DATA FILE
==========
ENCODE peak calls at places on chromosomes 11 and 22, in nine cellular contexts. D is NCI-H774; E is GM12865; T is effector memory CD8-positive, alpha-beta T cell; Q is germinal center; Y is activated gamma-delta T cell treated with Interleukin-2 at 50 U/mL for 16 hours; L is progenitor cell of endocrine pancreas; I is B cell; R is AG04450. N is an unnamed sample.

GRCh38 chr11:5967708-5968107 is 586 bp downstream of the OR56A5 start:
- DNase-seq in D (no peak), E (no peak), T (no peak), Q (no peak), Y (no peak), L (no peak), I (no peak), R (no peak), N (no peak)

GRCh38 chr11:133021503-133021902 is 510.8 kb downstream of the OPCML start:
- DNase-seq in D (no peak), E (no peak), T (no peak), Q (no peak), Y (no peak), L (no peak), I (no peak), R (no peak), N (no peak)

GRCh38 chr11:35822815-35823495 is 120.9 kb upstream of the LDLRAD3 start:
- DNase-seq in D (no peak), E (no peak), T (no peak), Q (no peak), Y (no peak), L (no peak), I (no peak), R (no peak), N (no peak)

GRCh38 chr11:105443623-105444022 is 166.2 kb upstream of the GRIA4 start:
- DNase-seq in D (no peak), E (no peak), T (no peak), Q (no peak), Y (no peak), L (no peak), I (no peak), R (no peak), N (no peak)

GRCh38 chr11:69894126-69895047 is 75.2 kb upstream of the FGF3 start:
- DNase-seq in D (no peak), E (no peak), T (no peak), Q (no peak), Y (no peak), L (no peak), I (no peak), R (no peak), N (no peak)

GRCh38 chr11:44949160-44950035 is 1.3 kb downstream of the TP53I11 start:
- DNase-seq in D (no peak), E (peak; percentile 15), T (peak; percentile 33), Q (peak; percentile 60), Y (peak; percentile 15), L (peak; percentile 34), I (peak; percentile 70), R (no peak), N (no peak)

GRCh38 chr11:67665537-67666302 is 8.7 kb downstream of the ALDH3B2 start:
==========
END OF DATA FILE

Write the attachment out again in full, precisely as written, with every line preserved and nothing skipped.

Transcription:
ENCODE peak calls at places on chromosomes 11 and 22, in nine cellular contexts. D is NCI-H774; E is GM12865; T is effector memory CD8-positive, alpha-beta T cell; Q is germinal center; Y is activated gamma-delta T cell treated with Interleukin-2 at 50 U/mL for 16 hours; L is progenitor cell of endocrine pancreas; I is B cell; R is AG04450. N is an unnamed sample.

GRCh38 chr11:5967708-5968107 is 586 bp downstream of the OR56A5 start:
- DNase-seq in D (no peak), E (no peak), T (no peak), Q (no peak), Y (no peak), L (no peak), I (no peak), R (no peak), N (no peak)

GRCh38 chr11:133021503-133021902 is 510.8 kb downstream of the OPCML start:
- DNase-seq in D (no peak), E (no peak), T (no peak), Q (no peak), Y (no peak), L (no peak), I (no peak), R (no peak), N (no peak)

GRCh38 chr11:35822815-35823495 is 120.9 kb upstream of the LDLRAD3 start:
- DNase-seq in D (no peak), E (no peak), T (no peak), Q (no peak), Y (no peak), L (no peak), I (no peak), R (no peak), N (no peak)

GRCh38 chr11:105443623-105444022 is 166.2 kb upstream of the GRIA4 start:
- DNase-seq in D (no peak), E (no peak), T (no peak), Q (no peak), Y (no peak), L (no peak), I (no peak), R (no peak), N (no peak)

GRCh38 chr11:69894126-69895047 is 75.2 kb upstream of the FGF3 start:
- DNase-seq in D (no peak), E (no peak), T (no peak), Q (no peak), Y (no peak), L (no peak), I (no peak), R (no peak), N (no peak)

GRCh38 chr11:44949160-44950035 is 1.3 kb downstream of the TP53I11 start:
- DNase-seq in D (no peak), E (peak; percentile 15), T (peak; percentile 33), Q (peak; percentile 60), Y (peak; percentile 15), L (peak; percentile 34), I (peak; percentile 70), R (no peak), N (no peak)

GRCh38 chr11:67665537-67666302 is 8.7 kb downstream of the ALDH3B2 start: